these fail to lift a meagre narrative from the ground. Poor characterisation is not helped by mundane dialogue, which has to cross the hurdle of communicating in three languages — English, Spanish and Hindi. Most of the key scenes are played out either in English or Spanish — one wonders how many people across the country would be able to make sense of them from the subtitles.
The music is forgettable, and the background score repetitive. Do pal ki zindagiis passable, but the Kites number is embarrassing, especially as the choreographer too seems confused. The first sequence with Hrithik and Kangana is worth a watch, however the number is stretched too long, like most other scenes in the film.
Hrithik is good as the cash-crazy ‘J’ in the opening scenes with Kangana, but flounders before Barbara Mori. Perhaps because Mori is such a natural actress, everything Hrithik does seems too much like a performance.
It would be good to see Kangana cast as a normal girl — it’s unfair that she is always typecast as a desperate, neurotic character.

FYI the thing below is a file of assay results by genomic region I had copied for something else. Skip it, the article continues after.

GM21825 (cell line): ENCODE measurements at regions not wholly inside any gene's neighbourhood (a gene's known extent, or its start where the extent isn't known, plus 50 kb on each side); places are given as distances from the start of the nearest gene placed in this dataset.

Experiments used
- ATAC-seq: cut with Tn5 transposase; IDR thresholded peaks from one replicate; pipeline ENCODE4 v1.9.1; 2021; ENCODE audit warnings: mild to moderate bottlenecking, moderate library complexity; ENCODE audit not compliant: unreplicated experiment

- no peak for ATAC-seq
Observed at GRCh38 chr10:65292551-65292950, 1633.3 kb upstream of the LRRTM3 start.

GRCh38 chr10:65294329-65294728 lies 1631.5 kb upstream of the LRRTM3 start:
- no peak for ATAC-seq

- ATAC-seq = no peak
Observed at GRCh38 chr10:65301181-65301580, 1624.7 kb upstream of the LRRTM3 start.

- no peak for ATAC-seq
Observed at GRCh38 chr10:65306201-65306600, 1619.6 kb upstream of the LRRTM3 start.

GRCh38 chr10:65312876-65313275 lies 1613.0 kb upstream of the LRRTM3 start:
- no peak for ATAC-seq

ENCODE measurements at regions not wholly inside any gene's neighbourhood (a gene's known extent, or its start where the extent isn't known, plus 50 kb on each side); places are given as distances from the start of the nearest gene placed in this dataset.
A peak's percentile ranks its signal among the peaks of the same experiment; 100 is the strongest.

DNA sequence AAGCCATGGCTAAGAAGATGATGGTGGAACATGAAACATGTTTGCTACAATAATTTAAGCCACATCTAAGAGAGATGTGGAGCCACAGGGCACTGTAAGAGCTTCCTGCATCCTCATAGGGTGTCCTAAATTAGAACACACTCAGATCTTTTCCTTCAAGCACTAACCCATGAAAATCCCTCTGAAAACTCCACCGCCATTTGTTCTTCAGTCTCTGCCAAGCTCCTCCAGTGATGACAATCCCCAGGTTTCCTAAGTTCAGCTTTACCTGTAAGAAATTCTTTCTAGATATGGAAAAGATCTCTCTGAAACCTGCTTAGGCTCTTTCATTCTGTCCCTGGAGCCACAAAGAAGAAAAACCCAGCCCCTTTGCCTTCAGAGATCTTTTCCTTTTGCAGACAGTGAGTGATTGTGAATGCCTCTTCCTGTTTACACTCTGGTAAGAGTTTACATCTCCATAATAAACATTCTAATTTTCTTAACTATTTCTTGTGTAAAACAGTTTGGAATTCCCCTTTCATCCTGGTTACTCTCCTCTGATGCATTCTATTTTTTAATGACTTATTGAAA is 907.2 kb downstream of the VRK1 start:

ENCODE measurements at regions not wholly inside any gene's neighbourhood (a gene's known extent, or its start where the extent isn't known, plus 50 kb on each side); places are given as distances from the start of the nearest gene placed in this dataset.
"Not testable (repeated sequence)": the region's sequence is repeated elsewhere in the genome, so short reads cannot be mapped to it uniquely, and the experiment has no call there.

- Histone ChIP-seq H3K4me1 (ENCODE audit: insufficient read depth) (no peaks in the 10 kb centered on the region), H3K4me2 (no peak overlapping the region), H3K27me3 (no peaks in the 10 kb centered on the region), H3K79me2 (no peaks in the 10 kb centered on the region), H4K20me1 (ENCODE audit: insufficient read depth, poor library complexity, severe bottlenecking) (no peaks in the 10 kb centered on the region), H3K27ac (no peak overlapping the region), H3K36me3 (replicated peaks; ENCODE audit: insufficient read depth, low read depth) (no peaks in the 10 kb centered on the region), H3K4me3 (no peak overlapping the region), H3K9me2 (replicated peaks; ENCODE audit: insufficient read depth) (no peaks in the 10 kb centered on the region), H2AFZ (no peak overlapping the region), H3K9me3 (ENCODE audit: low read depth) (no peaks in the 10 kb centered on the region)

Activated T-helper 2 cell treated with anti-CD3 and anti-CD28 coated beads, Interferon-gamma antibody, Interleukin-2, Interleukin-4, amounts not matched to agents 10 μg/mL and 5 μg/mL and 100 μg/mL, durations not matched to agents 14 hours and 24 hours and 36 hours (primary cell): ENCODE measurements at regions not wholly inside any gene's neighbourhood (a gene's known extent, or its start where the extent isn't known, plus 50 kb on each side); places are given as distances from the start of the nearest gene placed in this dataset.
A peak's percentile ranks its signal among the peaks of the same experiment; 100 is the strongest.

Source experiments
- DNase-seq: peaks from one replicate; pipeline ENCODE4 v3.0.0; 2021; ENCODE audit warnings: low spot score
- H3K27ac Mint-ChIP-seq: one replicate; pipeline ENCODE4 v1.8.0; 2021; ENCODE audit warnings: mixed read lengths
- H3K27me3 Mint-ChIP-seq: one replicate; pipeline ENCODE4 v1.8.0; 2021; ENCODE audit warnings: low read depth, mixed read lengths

Kites ought to have been a masala film with its overthe- top characters and the eye candy — Hrithik, Mori and Kangana lolling around on a boat in skimpy clothes for the audience’s benefit. But it fails to exploit its masala-ness in its effort to be arty.
Too much time is spent on close ups of Hrithik and Barbara — inspite of their beauty, it becomes monotonous to watch the pores on their face, while the tension of the chase is undercut by a narrative that goes back and forth too often. Not enough time is spent developing their love affair, or their characters, or even the maha-villian-ness of Bob and Tony and their manic casino-lord family.
The film gets entangled in its lyricism, which seems pseudo without any meaningful content. Kites doesn’t quite take off, because it’s tied to too short a string.